• Limit your gift giving to a theme each year - Football fan families may decide to trade gifts from each others' favorite teams with a limit on the amount one can spend, hiking enthusiasts may trade hiking supply bags for one another, board game fanatics may exchange board games.
  • Select an organization to donate to - Instead of exchanging gifts with one another, select an organization and each members donates a predetermined amount to the charity. The family then goes together to present the check while spending a day learning more about the organization. Some families may consider mentoring or serving at the organization a few times a year.
  • Spend the day playing board games, participating in a family activity, or watching movies.
  • Spend the day in the kitchen preparing the evening meal. Give young kids cookies to bake or napkins to fold. Have the family chef teach everyone his/her family recipe.
  • Trade hobbies for the day. Spend the day teaching one another about what excites you. Photographers and painters may team up and create a scrapbook together. Cooking enthusiasts and hiking enthusiasts can share tips on vegan cooking that can stay fresh while out in the wilderness.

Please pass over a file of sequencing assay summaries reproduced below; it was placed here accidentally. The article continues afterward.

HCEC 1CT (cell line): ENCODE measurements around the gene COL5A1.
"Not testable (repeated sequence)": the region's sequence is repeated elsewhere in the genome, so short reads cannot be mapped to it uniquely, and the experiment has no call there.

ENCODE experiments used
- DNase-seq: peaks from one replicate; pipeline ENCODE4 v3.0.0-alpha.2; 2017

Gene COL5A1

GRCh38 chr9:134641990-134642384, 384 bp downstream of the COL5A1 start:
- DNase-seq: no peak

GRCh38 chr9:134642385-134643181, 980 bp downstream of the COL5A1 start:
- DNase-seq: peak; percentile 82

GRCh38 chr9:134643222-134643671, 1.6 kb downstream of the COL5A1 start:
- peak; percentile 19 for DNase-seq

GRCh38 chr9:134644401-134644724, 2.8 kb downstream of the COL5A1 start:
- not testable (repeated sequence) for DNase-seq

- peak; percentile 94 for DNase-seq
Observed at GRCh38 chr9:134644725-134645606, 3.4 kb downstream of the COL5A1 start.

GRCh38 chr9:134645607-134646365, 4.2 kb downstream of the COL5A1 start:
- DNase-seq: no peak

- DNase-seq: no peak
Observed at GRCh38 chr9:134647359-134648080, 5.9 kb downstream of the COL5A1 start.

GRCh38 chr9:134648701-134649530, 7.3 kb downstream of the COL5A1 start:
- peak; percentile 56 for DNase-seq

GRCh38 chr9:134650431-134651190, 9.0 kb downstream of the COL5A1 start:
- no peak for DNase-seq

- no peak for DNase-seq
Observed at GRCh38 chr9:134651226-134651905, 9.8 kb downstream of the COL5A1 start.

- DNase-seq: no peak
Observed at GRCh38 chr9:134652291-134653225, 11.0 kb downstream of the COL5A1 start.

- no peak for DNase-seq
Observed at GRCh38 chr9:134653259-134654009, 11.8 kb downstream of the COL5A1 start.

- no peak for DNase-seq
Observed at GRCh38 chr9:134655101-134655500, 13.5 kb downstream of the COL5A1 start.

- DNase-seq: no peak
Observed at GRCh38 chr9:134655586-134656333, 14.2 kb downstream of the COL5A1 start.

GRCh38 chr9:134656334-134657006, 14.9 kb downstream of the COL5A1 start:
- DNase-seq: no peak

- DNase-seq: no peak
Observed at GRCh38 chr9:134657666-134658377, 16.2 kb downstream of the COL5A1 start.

• Start a family scrapbook of the memories you made throughout the year. Every Christmas, spend the day going through the pictures together and getting the entire family involved in the creation of the pages.
  • Donate your time to a local charity who provides meals to those without a family on Christmas day. Spend an hour serving at your local soup kitchen. Spend a few hours prior to the holiday packaging baskets for the less fortunate in your area.
  • Help another family have a Christmas and start a new tradition. Bring them a tree, bring some cookie dough to make ornaments, provide them with a gift card for food, and pay their electricity for a month. Encourage them to pay the favor forward the following year by doing something nice for another family, as their income and abilities allow.

How Will You Change Your Family Legacy?